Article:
Older workers facing “tsunami” of redundancies

By Ian Mean, Board member of GFirstLEP.. additional reporting by Nicky Godding, Editor of Business & Innovation Magazine
Older Workers

The majority of students at 25 British universities struggle to get a graduate job or progress to further study after their degrees, according to a recent report.

But what is probably more of an immediate worry is that older workers are now at risk from a tsunami of redundancies themselves.

Job losses among the over-50s have risen by almost 200 per cent in the last year.

About 107,000 were made redundant between November and January-an increase of more than 70,500 year on year.

This worrying study is by Rest Less, which advises and helps older people.

Do we put enough energy into re-training redundant older workers in their 50s.

No, we certainly don’t ,and it is high time the government really woke up to the fact.

These current figures are alarming with the redundancy rate for the over-50s the highest of any age group at 12.8 per 1,000 employees.

And there is an estimated 1.3 million workers over the age of 50 still on furlough.

These workers are under a real threat of losing their jobs as struggling employers must increase their furlough contributions from July.

I attend a lot of meetings about skills and job opportunities, and quite rightly, they centre around young people.

But rarely is there any real progress on developing re-training programmes and opportunities for these redundant over 50s, many of whom in this county are skilled workers.

I totally believe that the Prime Minister’s Lifetime Skills Guarantee is something vital to every employee.

But what is actually happening now—not next year-about really getting to the heart of the displaced over 50s who often have so much experience to offer but need guidance and possible re-training in our changing digital economy?

The over 50s have made a great contribution to our economy. The very least we can do is help them to help themselves.

Harness the future using years of experience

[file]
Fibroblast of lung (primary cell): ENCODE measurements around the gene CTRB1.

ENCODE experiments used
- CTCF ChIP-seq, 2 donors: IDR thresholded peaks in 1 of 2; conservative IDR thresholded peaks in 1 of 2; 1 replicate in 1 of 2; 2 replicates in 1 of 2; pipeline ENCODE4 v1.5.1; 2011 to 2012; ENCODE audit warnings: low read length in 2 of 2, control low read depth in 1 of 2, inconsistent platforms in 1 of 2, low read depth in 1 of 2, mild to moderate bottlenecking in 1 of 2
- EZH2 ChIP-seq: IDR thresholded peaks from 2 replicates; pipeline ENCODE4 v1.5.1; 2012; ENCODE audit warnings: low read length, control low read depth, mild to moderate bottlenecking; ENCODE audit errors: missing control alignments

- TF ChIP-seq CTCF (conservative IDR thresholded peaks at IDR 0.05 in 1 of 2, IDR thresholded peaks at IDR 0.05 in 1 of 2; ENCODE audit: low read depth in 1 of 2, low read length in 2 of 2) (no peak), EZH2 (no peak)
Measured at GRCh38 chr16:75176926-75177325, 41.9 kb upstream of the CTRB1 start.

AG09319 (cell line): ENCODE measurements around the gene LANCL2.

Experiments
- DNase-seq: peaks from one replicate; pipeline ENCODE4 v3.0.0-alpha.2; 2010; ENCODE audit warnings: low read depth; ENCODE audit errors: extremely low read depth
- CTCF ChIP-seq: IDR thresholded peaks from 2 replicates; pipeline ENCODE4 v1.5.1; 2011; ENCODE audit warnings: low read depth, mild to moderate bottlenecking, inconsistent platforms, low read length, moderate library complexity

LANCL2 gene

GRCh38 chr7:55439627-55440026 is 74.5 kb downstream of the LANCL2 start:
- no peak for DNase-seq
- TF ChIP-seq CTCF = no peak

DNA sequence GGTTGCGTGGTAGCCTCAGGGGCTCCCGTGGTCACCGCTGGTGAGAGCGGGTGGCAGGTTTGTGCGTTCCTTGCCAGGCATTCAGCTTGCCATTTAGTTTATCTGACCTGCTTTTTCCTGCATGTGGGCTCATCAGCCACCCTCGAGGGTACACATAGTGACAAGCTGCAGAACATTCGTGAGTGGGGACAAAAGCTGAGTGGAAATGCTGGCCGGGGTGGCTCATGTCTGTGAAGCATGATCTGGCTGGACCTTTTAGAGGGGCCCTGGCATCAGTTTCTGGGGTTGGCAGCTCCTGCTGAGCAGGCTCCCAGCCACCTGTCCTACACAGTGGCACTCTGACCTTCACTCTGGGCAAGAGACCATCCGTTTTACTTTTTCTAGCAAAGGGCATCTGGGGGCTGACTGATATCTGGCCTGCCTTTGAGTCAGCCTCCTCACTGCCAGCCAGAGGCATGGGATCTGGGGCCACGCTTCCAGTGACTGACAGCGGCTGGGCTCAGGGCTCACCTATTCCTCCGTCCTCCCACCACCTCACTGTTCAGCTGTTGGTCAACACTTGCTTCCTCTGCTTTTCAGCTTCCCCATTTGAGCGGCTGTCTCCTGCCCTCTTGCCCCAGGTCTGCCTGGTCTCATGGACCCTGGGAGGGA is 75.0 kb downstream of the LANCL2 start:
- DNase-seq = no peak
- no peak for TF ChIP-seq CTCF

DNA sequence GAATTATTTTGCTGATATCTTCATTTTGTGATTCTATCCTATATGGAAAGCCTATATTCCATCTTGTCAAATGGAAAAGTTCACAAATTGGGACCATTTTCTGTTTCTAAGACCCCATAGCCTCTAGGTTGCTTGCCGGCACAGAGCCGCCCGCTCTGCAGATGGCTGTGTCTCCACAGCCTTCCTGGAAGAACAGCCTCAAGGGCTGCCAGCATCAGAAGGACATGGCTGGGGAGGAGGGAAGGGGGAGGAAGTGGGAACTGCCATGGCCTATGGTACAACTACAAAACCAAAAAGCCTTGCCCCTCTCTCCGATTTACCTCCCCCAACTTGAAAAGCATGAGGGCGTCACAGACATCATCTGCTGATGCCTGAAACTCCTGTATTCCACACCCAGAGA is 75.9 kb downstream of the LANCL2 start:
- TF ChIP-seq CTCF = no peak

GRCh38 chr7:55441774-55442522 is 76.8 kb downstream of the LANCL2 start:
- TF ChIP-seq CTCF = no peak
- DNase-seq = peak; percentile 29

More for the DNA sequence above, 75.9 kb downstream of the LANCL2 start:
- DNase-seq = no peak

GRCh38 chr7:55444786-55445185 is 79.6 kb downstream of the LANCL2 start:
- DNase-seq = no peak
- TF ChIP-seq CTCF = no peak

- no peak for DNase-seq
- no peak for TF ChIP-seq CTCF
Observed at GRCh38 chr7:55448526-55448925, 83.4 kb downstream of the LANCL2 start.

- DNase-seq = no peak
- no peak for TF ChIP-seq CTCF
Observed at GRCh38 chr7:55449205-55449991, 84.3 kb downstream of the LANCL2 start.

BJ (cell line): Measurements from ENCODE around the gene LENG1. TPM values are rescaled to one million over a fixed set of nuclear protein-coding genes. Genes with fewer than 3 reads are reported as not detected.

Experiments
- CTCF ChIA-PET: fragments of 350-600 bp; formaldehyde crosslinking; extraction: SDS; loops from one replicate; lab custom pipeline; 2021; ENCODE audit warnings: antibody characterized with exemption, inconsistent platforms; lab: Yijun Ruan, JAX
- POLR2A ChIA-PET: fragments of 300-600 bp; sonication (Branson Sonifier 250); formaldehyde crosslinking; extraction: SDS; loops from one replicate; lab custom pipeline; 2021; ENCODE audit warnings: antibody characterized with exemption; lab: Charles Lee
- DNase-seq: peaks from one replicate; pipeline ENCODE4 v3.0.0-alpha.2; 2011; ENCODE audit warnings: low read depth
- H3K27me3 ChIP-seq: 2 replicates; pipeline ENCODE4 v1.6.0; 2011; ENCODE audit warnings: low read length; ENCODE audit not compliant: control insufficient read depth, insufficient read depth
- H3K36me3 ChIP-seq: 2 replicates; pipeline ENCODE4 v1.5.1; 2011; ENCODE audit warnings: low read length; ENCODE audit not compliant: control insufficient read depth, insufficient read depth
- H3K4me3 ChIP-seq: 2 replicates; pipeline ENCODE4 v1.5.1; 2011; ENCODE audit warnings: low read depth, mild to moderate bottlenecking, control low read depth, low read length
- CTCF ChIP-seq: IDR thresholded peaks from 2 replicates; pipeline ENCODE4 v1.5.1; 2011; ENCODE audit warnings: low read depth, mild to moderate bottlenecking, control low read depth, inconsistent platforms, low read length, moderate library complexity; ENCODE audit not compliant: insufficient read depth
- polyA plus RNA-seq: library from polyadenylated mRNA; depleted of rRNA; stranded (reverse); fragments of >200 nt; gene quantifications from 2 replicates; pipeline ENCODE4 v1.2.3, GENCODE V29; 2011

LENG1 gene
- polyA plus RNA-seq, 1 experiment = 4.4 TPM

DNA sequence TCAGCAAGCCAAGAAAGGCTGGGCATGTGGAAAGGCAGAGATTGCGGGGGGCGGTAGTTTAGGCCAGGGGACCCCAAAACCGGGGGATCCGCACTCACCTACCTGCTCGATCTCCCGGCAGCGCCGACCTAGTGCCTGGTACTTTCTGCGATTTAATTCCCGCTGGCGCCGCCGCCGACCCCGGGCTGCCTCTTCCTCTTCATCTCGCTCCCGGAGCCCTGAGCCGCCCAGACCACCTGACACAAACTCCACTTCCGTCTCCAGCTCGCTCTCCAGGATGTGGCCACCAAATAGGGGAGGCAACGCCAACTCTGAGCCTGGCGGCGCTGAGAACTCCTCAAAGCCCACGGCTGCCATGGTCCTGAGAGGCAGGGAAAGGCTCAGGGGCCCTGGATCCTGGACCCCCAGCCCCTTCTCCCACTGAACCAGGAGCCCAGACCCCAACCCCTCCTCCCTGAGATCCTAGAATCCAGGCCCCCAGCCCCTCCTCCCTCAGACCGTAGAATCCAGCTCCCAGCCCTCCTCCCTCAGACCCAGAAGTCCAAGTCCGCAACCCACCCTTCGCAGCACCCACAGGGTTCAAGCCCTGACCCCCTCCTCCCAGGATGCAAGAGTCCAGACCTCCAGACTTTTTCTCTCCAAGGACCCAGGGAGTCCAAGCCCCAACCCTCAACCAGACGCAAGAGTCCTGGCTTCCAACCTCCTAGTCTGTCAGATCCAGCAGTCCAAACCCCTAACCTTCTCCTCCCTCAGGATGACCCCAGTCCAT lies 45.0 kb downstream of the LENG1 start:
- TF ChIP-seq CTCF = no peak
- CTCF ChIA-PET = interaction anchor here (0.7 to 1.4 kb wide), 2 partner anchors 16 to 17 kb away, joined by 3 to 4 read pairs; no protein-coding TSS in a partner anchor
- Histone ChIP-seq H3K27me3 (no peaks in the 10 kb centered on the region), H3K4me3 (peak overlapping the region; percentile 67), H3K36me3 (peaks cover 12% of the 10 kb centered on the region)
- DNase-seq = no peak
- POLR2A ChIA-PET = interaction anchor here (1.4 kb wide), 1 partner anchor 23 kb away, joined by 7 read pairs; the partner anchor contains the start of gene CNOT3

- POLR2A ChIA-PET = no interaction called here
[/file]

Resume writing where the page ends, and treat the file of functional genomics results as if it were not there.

By Nicky Godding, Editor of Business & Innovation Magazine

Before the pandemic there were already around 824,000 people age 50-64 in the UK who were not working but would like to be. But the over 50s have been among the hardest hit during the pandemic – since March 2020 there are 175,000 more 50-64 year olds now out of work, bringing the total to 340,000. While losing your job can be devastating at any age, evidence shows that those in this age group who lose their jobs are at greater risk of becoming long-term unemployed. Recent data from Rest Less suggests that people aged over 50 who lose their jobs are twice as likely as other age groups to be unemployed for at least two years which can mean older workers are forced into an early retirement they may not want or are unable to afford.

But even before the pandemic there were some worrying trends in employment figures among older adults, according to the London-based organisation Centre for Ageing Better. While there were growing numbers of those in their early 50s in employment, most older adults were dropping out of the workforce before state pension age – under half of men, and less than a third of women, are still in employment by the time they reach 65. For some this may be a positive choice but for others, falling out of the labour market is a cause of financial hardship and a risk to wellbeing.

Initial findings from the Centre for Ageing Better’s  ‘Shut out’ report show that many employers do not consider age when looking to improve diversity and inclusion in recruitment and the type of language used in job advertisements can deter older workers from applying.

But they should.

Here’s five reasons to add older workers to your staff roster

  • With age comes experience, which when deployed alongside the more creative ideas of youth can bring true innovation
  • Loyalty. Older workers have invariably learned what suits them best. They’re likely to be more settled and not to jump jobs as often
  • Established networks. Years of working have helped older workers build a valuable network of connections. We can all boast hundreds, possibly thousands of connections on LinkedIn. But if you’re under 30 – how many of them have you actually met and done business with? Oldies know more people!
  • Sharper decision-making skills. If you’re older, you’ll have invariably come across a situation before, and know better how to deal with it
  • Attitude. Older workers are more likely to understand the commitment needed to make a job successful